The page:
Sassy, No Spoilers: All the Ugly and Wonderful Things

book of the month selection, book reviews, contemporary, fiction

Y’all ever just start reading a book that you’re not REAL sure about, because so many people have some really strong feelings about it? Some say it’s their favorite book of the year, others say it’s offensive trash. I love books that spark a hot debate from all sides, because that tells me the author did something right.

Also, if someone says a book is “offensive trash,” guess what? My inner John-Waters-loving-self is going to see what’s going on.

The thing about this book that rubs people the wrong way, is that it’s a coming-of-age love story between a man and a young woman. Well, she starts out as a young girl, growing up in a world of abuse with her meth-lab family. See how that could get offensive, real quick? Yeah.

So, I didn’t think All the Ugly and Wonderful Things was offensive, much in the same way that I am not appalled by Lolita. I see them both as very ugly stories that aren’t ugly at the core, but that can be easily seen that way (can we say, judging a book by its cover? I think we can!). The beautiful things about this story are its two main characters, Wavy and Kellen; they are written in such a way that you instantly see the connection between them, and the whole point of this book (I think) is that it shows what the power of characterization can do. It can make you pull for the bad guy (Breaking Bad, anyone?), and REALLY question your own morals. At the end if this book, you can’t deny that you’re weirdly pulling for these two crazy kids to just work it out.

But that’s what’s so great about this book! The backdrop is unique in this book, and the ugliness of it only makes it that much more beautiful. I found myself cheering for Wavy and Kellen, and marveling over the brilliant way Greenwood built their world.

This book isn’t for everyone, sure, but I would recommend it to:

  • People who actually enjoyed Lolita as literature (I know I’m not the only one)
  • Anyone who loves a book with amazing character building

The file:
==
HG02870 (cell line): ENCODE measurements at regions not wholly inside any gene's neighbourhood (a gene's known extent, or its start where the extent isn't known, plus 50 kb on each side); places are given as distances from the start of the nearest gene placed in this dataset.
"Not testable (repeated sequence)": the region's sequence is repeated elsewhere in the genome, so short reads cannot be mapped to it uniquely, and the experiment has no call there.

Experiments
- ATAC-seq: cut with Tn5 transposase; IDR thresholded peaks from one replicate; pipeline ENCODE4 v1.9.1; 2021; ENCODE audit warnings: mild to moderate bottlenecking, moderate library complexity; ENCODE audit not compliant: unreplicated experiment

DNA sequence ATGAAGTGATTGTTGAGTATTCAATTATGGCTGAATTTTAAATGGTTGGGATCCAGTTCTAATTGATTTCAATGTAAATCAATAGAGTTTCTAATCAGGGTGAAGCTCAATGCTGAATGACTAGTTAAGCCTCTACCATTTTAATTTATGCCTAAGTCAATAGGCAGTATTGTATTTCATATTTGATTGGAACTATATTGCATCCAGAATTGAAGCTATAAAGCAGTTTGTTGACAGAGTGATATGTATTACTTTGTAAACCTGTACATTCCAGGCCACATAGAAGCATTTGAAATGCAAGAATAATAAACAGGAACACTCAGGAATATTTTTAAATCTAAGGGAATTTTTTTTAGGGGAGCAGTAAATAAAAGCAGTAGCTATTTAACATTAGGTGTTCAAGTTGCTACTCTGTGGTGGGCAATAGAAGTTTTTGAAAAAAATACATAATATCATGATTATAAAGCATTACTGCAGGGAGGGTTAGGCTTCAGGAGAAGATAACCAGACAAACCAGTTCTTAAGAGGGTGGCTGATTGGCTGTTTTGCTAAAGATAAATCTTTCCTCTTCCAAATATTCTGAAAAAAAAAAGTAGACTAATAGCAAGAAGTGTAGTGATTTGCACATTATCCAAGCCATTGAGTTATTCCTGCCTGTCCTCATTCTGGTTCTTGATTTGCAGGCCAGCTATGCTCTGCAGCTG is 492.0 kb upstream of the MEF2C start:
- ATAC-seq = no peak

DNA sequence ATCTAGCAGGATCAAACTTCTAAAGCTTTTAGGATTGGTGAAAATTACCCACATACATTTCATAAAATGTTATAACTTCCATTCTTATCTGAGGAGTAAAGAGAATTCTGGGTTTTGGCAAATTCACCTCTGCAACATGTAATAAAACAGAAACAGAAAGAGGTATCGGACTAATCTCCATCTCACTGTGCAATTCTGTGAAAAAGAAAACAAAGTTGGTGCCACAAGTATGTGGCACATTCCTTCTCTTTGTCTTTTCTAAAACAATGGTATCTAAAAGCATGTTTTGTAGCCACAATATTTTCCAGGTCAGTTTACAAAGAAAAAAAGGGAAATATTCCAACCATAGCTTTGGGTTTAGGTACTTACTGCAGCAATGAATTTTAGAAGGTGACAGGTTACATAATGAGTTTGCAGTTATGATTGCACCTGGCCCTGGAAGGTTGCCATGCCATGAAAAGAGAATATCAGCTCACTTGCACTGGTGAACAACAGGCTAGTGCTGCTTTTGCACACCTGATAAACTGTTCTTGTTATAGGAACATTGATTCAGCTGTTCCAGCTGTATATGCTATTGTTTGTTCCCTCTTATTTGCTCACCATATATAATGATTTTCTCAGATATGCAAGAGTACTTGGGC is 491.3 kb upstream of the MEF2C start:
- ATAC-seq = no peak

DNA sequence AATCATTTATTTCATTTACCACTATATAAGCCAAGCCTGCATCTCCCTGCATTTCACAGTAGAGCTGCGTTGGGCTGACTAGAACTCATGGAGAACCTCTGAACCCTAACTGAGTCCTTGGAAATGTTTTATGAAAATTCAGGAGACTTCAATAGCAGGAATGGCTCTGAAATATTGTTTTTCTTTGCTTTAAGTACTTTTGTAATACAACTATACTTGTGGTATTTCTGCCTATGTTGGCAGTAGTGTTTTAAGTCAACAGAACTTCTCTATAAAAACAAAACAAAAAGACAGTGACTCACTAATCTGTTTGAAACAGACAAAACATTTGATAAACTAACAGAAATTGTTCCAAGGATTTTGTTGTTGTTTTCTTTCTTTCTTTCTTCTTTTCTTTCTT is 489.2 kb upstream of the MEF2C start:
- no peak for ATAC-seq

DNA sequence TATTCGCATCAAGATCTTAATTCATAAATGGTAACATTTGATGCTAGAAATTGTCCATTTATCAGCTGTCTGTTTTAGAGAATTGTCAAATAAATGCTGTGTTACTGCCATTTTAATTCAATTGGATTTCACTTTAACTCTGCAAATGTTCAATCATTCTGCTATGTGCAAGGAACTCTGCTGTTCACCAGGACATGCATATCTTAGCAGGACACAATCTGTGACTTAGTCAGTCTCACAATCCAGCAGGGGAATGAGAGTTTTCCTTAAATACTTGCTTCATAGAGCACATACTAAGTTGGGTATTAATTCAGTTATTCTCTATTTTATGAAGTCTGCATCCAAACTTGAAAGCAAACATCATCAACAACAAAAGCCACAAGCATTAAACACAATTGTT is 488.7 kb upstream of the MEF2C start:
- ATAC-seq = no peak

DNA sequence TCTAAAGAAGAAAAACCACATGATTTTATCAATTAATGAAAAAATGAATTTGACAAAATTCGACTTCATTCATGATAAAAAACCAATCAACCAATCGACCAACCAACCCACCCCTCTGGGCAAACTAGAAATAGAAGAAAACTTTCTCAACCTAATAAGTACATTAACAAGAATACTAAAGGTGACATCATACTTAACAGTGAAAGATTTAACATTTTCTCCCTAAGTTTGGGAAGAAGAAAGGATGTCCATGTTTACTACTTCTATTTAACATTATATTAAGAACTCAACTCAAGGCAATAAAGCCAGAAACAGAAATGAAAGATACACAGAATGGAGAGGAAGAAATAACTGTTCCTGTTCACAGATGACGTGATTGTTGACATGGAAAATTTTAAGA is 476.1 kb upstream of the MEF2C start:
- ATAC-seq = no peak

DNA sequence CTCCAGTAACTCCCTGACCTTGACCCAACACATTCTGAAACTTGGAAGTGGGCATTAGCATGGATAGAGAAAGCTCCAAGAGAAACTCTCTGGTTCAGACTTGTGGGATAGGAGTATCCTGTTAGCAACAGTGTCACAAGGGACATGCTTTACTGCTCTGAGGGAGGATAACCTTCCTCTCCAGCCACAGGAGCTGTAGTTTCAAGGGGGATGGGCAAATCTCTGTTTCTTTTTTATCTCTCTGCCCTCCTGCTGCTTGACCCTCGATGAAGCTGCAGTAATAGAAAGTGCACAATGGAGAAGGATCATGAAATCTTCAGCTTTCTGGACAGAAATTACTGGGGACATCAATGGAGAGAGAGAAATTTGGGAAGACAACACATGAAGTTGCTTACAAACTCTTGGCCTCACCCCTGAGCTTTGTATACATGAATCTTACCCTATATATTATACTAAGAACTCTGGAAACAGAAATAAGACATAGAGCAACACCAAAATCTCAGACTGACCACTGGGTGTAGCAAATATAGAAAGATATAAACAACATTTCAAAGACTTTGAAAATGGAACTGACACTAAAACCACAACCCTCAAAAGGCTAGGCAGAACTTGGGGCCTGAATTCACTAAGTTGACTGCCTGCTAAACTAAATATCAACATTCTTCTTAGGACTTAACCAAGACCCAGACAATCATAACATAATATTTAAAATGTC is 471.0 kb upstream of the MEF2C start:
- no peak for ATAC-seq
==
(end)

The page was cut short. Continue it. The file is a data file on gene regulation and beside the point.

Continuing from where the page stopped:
• Those interested in questioning their very moral center and reading “uncomfortable” stories
  • People who enjoy reading books that create debates

Rating: 4.5 out of 5.

Sassy, No Spoilers: Lock Every Door

book of the month selection, book reviews

Housesitting for a cursed replica of the Dakota? Creepy wallpaper? Yes, please.

Let’s talk about Satan’s spawn. No, I don’t mean Donald Trump (that’s a whole different review and would be way more bleak than this one).

I mean Rosemary’s Baby. If you read Ira Levin’s book (that one and Stepford Wives) and was obsessed with it like I was (I mean, it’s a thinly-veiled satire about women’s rights? Yes, thank you)—then you’ll appreciate the nod (and dedication on the first page) that Riley Sager gives to Levin in Lock Every Door.

The first thing you need to know about me is that I love creepy, abandoned, or weird buildings with a haunted history. On a real deep, “I will now annoy you with one million facts you did not want to know” level. Perhaps taking the number one spot (maybe in the world?) of creeptastic dwellings would be the infamous Dakota Apartments in New York City. The Dakota has inspired many a book (Rosemary’s Baby called it the Bramford, and a stunning memoir by Wendy Lawless, Chanel Bonfire dives into the life of growing up in the Dakota)—and Lock Every Door nods to the Dakota, but takes place in a near-replica down the street (the Bartholomew).

So, the quick and dirty: girl takes “too good to be true” job housesitting a vacant apartment in the prestigious building. She’s jobless, just found her boyfriend cheating on her, and has no family. This “housesitting” job promises to pay $12,000 for 3 months of living in luxury. Sounds like a dream, right? Well, let’s just say it becomes more like a nightmare. No spoilers.

This book is an especially fun read for people who wonder—what exactly happened here?—when they step inside a creepy old building. And:

  • People who like to research murders/cults/mysterious occurrences before traveling (I know I’m not the only one)
  • Current/former broke af house-sitters (guilty)
  • Fans of gargoyles
  • Lovers of wallpaper (again, guilty)

Rating: 4 out of 5.